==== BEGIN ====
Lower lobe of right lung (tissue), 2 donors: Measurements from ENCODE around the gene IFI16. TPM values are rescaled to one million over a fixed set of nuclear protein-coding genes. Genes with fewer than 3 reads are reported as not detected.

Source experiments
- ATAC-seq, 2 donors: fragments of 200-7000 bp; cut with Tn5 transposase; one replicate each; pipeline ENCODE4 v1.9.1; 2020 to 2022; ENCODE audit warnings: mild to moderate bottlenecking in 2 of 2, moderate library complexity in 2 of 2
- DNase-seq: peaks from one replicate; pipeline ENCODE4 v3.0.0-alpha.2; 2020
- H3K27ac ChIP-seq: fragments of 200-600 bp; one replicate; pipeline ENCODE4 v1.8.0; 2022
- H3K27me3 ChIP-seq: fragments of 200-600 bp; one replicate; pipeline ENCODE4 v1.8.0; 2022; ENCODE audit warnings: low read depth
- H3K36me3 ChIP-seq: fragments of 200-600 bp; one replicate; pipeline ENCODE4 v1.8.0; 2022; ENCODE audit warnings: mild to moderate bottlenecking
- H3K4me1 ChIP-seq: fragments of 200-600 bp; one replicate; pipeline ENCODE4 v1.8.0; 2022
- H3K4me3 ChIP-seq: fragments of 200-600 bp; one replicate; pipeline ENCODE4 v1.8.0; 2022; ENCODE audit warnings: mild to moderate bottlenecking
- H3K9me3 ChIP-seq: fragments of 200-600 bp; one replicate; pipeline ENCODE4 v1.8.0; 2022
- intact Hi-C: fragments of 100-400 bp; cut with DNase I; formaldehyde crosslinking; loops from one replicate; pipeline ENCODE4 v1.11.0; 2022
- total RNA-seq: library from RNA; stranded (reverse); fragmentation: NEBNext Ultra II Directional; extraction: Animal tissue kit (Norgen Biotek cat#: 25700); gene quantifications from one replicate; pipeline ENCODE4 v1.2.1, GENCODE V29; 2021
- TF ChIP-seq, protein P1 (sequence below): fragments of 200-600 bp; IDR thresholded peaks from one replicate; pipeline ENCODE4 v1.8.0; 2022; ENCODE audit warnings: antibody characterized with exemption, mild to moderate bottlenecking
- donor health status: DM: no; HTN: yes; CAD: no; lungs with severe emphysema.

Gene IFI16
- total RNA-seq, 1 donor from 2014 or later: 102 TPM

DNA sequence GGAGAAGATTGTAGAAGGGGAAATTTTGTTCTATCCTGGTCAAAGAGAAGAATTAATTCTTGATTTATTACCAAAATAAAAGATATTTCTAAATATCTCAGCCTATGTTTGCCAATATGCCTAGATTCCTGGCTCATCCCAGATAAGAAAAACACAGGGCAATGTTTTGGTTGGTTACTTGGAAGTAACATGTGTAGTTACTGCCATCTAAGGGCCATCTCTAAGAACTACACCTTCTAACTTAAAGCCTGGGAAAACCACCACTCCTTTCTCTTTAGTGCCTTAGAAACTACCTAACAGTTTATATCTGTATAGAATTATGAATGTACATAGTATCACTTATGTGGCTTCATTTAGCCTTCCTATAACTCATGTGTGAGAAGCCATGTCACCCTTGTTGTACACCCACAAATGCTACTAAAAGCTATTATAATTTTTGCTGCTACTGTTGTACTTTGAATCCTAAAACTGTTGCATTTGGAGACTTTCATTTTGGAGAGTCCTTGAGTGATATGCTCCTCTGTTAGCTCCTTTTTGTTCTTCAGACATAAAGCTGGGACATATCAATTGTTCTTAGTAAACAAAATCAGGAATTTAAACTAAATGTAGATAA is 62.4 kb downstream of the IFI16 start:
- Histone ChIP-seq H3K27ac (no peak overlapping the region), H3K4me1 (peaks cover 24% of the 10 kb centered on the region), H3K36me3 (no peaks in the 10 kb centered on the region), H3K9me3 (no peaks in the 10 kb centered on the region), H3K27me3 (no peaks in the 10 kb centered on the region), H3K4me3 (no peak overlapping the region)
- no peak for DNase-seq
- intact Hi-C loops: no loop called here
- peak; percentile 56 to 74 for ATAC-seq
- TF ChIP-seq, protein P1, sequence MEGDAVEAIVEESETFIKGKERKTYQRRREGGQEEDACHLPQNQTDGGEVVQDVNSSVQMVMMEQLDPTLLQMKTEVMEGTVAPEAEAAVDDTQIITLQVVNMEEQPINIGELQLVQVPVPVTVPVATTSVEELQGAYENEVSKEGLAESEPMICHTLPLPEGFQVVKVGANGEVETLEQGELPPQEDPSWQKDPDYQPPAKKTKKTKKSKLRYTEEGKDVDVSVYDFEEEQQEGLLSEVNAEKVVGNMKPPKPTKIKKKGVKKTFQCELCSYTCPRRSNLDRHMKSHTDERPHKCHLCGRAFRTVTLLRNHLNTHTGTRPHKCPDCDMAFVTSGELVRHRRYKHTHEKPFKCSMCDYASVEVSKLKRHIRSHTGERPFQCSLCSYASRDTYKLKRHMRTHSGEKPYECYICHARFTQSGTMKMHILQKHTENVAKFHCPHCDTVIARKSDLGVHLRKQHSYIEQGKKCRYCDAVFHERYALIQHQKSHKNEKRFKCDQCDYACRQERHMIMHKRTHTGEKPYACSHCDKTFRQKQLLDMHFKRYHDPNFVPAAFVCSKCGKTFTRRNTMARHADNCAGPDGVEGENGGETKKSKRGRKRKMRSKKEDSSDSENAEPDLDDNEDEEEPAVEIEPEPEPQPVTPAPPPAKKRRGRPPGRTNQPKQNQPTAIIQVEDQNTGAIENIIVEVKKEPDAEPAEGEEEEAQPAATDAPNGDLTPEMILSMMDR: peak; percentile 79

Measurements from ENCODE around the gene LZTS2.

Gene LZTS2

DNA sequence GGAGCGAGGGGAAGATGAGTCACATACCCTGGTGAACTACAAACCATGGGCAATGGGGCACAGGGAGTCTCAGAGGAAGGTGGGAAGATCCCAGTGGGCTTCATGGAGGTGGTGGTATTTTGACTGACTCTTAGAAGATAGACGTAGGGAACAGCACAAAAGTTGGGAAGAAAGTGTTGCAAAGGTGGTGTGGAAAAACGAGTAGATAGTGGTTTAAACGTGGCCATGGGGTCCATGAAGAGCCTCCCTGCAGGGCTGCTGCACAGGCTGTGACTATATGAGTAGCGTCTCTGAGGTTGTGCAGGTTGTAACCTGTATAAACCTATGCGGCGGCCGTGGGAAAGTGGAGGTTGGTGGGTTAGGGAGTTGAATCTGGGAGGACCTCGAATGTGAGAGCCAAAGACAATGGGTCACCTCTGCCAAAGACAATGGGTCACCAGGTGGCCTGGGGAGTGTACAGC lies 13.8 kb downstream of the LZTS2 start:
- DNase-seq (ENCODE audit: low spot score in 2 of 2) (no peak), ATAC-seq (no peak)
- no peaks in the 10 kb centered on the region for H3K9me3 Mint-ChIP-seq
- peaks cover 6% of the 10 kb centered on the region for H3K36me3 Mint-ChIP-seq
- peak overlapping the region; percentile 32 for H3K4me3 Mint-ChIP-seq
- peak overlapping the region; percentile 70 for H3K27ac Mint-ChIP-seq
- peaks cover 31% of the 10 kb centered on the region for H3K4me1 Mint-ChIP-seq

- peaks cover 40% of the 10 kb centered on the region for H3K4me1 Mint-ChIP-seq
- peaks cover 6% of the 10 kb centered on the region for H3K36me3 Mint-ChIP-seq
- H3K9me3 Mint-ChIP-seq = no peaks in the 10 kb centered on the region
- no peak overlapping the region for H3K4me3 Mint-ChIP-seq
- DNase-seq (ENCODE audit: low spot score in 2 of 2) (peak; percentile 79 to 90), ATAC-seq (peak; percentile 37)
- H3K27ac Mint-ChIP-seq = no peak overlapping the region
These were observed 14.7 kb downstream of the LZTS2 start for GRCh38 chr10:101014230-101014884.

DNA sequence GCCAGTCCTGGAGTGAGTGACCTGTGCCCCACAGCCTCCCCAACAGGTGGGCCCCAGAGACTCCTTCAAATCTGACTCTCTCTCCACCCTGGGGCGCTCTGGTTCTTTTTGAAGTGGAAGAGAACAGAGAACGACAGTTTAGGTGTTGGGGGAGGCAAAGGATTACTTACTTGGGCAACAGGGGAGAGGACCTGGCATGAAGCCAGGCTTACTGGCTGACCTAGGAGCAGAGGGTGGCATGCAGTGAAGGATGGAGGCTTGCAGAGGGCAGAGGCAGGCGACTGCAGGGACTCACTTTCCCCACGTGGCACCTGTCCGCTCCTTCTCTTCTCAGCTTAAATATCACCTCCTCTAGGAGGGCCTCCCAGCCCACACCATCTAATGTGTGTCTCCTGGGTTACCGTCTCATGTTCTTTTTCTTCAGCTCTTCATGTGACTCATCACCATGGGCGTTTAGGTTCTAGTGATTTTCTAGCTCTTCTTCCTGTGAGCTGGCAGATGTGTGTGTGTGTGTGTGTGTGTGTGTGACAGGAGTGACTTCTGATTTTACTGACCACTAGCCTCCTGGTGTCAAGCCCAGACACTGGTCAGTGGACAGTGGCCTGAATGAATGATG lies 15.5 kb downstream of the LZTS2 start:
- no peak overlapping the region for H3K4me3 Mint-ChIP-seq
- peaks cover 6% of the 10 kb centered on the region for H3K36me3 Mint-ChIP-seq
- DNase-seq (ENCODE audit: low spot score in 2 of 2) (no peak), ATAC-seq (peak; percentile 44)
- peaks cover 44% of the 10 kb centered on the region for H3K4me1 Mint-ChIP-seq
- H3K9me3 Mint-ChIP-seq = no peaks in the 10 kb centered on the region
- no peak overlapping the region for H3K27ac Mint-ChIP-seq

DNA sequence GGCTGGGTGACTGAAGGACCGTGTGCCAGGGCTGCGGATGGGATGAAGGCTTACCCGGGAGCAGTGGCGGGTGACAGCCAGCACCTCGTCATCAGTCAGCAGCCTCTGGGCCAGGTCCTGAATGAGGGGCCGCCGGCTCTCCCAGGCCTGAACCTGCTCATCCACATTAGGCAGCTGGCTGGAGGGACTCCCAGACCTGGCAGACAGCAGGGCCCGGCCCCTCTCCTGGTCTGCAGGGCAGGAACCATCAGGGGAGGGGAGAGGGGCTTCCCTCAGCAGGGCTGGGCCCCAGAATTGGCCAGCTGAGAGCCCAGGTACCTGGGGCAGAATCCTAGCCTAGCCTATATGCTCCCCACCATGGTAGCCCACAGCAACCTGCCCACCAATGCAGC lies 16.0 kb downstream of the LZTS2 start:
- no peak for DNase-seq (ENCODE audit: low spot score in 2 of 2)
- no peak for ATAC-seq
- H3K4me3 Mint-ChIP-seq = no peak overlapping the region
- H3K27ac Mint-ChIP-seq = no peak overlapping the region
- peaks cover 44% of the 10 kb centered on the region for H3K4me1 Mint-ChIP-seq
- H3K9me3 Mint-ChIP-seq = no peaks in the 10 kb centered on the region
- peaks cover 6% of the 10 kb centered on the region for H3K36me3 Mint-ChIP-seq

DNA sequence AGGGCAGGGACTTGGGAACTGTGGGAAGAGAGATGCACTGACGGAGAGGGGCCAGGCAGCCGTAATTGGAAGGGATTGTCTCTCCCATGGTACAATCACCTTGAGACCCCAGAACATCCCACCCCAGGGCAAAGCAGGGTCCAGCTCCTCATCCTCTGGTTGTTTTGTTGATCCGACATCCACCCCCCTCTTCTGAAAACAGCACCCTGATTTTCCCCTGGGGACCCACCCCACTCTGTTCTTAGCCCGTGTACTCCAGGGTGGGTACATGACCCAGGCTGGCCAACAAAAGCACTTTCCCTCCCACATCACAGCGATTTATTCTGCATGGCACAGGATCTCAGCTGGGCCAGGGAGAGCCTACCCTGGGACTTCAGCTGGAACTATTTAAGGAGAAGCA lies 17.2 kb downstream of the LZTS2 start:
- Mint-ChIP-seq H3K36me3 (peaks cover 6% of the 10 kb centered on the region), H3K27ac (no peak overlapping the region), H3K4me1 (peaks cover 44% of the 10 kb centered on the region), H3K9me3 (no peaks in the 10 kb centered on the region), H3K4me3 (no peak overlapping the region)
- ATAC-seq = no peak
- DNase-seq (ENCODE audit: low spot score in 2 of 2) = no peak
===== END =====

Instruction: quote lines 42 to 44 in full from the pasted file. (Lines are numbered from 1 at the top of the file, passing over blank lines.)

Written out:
- DNase-seq (ENCODE audit: low spot score in 2 of 2) (no peak), ATAC-seq (peak; percentile 44)
- peaks cover 44% of the 10 kb centered on the region for H3K4me1 Mint-ChIP-seq
- H3K9me3 Mint-ChIP-seq = no peaks in the 10 kb centered on the region